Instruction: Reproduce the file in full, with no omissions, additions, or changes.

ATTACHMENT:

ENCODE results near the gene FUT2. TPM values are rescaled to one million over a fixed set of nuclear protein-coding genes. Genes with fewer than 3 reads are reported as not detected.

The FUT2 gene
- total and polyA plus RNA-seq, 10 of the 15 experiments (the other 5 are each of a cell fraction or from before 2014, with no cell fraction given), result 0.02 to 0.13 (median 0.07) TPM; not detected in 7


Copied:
ENCODE results near the gene FUT2. TPM values are rescaled to one million over a fixed set of nuclear protein-coding genes. Genes with fewer than 3 reads are reported as not detected.

The FUT2 gene
- total and polyA plus RNA-seq, 10 of the 15 experiments (the other 5 are each of a cell fraction or from before 2014, with no cell fraction given), result 0.02 to 0.13 (median 0.07) TPM; not detected in 7